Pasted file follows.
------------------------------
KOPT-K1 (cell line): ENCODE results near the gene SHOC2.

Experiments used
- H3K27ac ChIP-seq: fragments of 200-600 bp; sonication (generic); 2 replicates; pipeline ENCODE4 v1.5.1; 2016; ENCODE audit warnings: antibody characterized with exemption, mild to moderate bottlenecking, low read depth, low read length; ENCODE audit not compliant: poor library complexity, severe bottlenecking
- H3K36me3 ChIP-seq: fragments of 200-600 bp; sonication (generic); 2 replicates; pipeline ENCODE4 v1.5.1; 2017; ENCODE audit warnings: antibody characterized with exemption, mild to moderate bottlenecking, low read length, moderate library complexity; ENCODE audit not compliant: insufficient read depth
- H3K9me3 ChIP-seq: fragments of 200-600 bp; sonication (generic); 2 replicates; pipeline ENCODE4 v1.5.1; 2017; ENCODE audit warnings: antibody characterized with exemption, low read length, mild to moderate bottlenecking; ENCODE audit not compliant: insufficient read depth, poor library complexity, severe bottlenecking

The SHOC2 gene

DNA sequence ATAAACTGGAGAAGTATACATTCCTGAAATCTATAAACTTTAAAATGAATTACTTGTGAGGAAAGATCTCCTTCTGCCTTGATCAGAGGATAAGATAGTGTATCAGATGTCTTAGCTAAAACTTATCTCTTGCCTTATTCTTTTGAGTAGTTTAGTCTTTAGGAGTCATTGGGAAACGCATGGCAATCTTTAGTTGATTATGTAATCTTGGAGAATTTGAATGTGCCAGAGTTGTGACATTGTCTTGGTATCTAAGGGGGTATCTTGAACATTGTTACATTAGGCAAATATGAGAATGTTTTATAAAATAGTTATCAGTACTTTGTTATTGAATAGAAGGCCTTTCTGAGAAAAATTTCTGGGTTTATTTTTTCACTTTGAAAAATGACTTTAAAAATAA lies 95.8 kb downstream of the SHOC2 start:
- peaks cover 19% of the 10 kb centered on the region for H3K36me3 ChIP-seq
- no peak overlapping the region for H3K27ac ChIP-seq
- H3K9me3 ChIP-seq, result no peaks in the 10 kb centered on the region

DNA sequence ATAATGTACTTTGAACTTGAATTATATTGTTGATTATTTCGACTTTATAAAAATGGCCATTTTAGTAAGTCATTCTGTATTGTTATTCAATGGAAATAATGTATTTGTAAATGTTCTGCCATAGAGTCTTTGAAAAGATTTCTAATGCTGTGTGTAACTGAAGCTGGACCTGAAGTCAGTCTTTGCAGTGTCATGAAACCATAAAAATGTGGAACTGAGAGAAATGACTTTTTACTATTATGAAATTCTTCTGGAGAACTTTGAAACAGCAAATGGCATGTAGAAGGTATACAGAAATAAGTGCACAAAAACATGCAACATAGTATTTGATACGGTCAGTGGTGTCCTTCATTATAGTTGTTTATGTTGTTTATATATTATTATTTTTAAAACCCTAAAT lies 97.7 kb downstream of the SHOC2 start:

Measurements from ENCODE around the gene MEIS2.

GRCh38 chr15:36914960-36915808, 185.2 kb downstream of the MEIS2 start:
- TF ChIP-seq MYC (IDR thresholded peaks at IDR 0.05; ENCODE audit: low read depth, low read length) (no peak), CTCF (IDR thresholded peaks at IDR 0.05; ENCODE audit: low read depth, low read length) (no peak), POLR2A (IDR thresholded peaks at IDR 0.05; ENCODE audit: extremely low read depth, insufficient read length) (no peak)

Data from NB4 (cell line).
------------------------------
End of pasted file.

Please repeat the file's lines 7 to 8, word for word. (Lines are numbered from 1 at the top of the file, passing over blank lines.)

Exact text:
DNA sequence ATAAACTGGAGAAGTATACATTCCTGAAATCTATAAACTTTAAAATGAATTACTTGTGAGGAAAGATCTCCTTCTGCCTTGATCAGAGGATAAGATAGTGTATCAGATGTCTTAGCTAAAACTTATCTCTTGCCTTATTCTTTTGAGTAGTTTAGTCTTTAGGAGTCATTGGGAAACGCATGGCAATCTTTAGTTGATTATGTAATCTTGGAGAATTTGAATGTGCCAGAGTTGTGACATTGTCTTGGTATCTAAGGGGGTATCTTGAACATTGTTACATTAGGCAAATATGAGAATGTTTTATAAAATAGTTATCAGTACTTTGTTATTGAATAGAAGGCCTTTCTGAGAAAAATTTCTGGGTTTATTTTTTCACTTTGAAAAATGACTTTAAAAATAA lies 95.8 kb downstream of the SHOC2 start:
- peaks cover 19% of the 10 kb centered on the region for H3K36me3 ChIP-seq